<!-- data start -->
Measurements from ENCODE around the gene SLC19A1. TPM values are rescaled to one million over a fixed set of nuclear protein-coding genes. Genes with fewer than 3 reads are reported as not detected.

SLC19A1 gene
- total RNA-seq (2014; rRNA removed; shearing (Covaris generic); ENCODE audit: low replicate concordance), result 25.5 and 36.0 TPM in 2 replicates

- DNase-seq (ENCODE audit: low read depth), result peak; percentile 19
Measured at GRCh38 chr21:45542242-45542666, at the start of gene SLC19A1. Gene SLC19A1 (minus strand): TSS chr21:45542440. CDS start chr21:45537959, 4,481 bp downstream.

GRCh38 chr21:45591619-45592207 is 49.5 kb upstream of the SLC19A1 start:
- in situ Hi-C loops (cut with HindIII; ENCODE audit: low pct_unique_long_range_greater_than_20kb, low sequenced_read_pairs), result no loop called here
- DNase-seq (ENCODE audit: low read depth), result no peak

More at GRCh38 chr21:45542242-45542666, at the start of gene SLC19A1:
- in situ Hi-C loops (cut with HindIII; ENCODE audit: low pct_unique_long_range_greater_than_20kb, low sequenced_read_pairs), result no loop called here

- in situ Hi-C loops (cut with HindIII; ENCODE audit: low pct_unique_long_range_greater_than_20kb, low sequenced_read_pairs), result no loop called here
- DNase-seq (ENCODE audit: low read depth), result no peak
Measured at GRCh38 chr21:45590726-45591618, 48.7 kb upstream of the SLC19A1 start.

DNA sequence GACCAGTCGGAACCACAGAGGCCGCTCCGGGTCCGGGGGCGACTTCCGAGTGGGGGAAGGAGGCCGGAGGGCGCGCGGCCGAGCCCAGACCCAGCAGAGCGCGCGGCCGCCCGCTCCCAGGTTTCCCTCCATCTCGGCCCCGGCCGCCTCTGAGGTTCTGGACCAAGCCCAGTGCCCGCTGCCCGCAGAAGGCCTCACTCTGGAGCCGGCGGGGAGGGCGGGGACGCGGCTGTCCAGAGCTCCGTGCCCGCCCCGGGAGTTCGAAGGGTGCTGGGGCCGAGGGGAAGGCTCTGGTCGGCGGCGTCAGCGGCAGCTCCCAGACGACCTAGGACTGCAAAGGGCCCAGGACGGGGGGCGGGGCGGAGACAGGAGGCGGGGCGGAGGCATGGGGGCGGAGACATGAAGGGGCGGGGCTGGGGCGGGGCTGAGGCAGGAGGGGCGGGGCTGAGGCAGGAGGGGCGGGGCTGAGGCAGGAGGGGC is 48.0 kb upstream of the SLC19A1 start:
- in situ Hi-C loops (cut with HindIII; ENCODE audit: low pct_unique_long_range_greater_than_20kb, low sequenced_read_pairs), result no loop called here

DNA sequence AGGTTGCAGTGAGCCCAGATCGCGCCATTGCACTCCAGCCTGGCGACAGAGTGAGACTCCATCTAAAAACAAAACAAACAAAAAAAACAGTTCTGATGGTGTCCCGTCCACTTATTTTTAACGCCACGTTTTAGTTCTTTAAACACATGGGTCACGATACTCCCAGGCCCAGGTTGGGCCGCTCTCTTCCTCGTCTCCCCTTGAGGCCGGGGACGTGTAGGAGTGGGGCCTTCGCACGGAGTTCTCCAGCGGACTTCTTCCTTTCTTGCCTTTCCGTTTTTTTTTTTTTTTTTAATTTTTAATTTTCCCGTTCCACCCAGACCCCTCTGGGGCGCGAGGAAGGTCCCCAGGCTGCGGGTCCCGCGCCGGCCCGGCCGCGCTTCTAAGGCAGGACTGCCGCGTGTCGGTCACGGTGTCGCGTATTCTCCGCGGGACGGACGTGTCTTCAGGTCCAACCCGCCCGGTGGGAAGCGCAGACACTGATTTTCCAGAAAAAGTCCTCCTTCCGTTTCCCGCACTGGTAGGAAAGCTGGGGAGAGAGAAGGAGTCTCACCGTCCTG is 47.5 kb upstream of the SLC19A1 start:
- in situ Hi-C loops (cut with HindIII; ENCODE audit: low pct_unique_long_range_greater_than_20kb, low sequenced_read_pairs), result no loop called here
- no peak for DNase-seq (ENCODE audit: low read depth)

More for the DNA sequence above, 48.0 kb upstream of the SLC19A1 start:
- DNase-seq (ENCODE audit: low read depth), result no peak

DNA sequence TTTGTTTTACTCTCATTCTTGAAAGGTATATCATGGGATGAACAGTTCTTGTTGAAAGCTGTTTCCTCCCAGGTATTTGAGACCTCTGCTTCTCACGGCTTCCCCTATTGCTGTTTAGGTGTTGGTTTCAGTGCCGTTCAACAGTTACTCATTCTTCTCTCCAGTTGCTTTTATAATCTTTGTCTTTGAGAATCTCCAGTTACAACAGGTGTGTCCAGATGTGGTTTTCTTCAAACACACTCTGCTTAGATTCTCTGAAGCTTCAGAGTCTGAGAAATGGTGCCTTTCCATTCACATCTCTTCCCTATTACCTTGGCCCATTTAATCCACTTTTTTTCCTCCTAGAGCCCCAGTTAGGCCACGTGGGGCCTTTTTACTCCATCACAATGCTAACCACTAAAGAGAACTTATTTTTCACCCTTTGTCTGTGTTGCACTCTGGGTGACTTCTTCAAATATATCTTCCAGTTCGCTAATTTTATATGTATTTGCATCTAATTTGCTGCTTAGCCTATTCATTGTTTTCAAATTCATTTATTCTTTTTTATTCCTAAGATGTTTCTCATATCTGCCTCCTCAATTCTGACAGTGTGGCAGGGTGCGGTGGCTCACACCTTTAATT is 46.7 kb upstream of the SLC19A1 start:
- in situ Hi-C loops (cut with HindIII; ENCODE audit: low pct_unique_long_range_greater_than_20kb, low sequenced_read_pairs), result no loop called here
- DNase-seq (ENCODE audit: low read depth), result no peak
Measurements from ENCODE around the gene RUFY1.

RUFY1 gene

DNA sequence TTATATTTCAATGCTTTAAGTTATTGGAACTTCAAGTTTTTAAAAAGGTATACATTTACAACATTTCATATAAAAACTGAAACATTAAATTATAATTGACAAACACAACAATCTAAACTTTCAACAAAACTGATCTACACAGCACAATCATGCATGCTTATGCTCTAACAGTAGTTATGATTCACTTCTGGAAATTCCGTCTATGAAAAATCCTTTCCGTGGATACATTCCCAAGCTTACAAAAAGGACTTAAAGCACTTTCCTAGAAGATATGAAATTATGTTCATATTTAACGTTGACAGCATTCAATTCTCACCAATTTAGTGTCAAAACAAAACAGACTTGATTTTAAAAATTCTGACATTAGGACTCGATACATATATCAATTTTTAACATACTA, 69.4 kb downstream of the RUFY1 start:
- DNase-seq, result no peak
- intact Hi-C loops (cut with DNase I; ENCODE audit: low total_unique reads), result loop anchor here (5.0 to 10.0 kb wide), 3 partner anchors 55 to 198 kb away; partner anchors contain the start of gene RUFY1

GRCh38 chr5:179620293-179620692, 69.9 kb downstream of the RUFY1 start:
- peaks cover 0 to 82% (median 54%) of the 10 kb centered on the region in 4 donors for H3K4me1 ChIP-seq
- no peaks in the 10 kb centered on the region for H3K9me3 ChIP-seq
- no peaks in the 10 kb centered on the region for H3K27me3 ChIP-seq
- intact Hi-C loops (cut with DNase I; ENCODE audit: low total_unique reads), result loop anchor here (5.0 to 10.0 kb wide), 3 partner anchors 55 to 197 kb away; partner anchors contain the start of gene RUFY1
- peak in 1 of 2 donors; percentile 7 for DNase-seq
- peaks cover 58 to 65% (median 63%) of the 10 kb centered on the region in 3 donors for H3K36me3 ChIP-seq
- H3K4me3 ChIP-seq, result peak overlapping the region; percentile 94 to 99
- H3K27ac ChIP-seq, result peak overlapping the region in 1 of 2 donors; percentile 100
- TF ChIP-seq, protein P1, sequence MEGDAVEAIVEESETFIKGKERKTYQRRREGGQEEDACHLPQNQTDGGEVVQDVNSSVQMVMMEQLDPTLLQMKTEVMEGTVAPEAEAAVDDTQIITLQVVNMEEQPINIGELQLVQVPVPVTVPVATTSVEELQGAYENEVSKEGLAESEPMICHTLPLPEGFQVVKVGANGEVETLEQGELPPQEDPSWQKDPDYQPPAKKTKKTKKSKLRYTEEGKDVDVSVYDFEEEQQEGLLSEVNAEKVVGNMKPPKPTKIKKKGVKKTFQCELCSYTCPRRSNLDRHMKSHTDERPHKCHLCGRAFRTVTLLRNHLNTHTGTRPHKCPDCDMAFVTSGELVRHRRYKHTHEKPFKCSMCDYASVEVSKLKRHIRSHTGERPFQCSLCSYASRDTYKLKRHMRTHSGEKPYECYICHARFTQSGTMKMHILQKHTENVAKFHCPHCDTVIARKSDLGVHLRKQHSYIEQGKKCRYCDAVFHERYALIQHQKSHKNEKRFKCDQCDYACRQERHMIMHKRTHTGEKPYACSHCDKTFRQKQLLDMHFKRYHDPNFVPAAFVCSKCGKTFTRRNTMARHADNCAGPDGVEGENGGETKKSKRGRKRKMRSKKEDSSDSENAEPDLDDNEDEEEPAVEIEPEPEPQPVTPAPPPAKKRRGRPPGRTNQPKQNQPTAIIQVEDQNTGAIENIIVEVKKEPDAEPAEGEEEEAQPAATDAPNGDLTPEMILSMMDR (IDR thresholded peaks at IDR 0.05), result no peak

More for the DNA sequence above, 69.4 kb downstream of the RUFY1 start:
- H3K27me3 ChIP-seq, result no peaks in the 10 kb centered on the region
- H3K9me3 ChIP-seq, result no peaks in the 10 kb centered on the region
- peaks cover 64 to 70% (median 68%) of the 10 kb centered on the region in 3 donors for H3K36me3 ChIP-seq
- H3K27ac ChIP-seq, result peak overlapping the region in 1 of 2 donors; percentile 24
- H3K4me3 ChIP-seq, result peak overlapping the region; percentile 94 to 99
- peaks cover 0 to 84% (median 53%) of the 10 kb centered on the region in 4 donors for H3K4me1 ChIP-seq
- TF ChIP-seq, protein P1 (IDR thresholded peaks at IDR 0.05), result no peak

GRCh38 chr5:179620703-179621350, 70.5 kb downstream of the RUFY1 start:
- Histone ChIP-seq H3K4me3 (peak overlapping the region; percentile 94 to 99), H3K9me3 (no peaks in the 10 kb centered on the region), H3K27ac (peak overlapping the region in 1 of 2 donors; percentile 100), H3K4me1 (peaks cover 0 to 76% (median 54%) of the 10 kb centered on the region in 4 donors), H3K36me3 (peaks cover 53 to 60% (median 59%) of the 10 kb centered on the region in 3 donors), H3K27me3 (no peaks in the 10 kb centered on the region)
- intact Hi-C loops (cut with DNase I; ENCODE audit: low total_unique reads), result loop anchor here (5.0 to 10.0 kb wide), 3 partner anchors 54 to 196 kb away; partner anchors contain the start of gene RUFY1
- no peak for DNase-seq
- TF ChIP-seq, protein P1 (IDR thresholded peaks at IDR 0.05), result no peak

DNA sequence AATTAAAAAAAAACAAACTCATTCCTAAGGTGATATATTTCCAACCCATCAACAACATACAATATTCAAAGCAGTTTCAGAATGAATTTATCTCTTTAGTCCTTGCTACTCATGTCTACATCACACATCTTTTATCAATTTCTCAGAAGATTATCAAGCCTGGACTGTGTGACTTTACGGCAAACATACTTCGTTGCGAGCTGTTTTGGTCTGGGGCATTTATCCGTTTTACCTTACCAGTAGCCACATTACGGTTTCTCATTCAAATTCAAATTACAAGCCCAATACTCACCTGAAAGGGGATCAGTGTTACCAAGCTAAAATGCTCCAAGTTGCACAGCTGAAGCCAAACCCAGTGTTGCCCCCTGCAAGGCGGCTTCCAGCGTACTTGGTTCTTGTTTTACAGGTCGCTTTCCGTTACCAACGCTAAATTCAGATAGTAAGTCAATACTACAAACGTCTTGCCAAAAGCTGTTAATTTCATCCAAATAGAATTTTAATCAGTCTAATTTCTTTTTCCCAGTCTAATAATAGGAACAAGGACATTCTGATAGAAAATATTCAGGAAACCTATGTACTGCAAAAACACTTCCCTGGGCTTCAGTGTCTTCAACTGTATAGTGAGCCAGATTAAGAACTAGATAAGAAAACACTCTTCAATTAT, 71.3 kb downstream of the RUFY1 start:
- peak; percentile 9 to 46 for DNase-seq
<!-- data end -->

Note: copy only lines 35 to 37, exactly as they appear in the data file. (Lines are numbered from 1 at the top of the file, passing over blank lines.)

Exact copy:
- peaks cover 58 to 65% (median 63%) of the 10 kb centered on the region in 3 donors for H3K36me3 ChIP-seq
- H3K4me3 ChIP-seq, result peak overlapping the region; percentile 94 to 99
- H3K27ac ChIP-seq, result peak overlapping the region in 1 of 2 donors; percentile 100